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Archaeologist and art historian, whose area of interest is Western Indian Buddhist rock-cut architecture.
I have done my PhD on "Religious Development of Buddhism Understood through the Art of Kanheri" under the guidance of Prof. A. P. Jamkhedkar. I have also worked on “Inscriptions in Western Indian Caves” - a Indian Council of Historical Research supported project during 2003-04 and have authored books like "Age of Traikutakas", "Buddhist and Pashupata Caves in Mumbai", "Shakti in Indian Archaeology, Art, Literature and Philosophy" and "Stories in Stone". I have also served as a senior historian consultant on Shishupalgad and Ajanta Management Plan Committee for the Archaeological Survey of India till 2010 and am currently acting as the Head of Department at the departments of Buddhist Studies and Indian Culture of Sathaye College.
The sessions were attended by 17 Wikimedians across India and four A2K members. The details are on etherpad. The first session started at 6 pm and ended at 7.30 pm while the second session was conducted from 7.45 pm to 8.45 pm. In the first session, Dr Suraj dealt with fundamentals of heritage documentation. The topics covered were - objectives of documentation, personal biases & perceptions affecting the process, the importance of scales and the Government departments dealing with the monuments. The rules of photography, recording and the protocols were discussed. The expert demonstrated the actual cases of documentation where tripods, ladders and artificial lights were used with permission. he also explained the pros and cons of the process. The importance of scales was explained with various examples.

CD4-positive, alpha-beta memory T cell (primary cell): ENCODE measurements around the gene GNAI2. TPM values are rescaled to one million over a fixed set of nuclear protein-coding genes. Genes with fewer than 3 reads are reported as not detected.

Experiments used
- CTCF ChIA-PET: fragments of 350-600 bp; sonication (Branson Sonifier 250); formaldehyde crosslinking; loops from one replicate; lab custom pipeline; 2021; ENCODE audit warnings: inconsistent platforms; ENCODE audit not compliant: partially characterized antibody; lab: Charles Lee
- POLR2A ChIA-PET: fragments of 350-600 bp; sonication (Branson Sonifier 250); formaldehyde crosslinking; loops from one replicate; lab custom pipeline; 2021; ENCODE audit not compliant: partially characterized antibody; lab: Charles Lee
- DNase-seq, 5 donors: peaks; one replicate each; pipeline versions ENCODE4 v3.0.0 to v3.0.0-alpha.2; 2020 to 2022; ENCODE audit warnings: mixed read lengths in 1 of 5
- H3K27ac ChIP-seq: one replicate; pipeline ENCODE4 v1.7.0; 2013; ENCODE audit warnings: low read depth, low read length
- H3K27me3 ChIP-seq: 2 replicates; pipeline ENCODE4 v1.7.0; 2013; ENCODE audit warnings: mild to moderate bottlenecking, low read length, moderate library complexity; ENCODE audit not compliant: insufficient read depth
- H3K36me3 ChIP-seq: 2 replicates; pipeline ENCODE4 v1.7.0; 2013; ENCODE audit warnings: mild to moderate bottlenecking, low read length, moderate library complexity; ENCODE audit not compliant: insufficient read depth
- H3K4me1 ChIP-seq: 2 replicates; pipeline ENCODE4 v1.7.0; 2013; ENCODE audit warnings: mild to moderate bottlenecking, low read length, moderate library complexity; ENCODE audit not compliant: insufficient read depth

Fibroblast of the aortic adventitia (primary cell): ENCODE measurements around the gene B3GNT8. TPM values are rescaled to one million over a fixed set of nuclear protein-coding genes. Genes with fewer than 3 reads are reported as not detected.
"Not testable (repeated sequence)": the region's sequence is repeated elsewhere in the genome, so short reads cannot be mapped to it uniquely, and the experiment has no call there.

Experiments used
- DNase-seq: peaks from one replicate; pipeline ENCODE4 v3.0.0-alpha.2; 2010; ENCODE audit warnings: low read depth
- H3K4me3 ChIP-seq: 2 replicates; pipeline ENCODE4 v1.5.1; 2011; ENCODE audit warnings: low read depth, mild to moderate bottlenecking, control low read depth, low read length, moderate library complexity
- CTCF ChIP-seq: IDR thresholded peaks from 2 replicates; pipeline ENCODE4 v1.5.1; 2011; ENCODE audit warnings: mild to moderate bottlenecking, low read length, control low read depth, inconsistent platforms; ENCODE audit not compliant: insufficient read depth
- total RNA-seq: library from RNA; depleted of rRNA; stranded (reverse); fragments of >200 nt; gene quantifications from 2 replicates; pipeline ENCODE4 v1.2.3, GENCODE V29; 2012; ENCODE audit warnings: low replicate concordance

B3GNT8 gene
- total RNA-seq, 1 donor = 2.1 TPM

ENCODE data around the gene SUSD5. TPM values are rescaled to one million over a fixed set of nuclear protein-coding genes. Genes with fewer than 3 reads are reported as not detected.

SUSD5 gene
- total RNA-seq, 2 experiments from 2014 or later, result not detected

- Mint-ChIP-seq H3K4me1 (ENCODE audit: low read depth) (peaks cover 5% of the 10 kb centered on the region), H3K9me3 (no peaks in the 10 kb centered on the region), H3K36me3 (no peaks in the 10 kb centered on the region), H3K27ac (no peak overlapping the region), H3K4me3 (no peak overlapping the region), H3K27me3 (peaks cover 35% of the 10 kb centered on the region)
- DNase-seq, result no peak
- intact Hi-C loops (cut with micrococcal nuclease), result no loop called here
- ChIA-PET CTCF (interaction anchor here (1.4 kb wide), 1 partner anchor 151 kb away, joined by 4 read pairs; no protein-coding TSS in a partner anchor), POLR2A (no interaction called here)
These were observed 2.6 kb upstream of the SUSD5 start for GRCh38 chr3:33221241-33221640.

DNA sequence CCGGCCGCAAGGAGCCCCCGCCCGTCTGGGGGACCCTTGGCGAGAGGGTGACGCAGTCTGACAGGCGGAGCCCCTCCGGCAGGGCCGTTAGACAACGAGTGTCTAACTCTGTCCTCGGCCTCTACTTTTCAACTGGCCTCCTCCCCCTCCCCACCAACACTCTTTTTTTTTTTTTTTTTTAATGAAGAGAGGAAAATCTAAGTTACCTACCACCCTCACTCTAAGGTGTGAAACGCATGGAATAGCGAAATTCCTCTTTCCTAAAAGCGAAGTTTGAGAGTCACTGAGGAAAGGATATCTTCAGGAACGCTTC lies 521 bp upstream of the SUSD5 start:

The second session dealt with documentation of traditions, oral histories for building context to images and examples from Kanheri caves documentation. Dr. Pandit also explained his research experiences with the communities and institutions while answering to questions of the members. He has agreed to support specific documentation activities by the Wikimedians in different states. The follow-up plan for this will be developed with the communities in near future.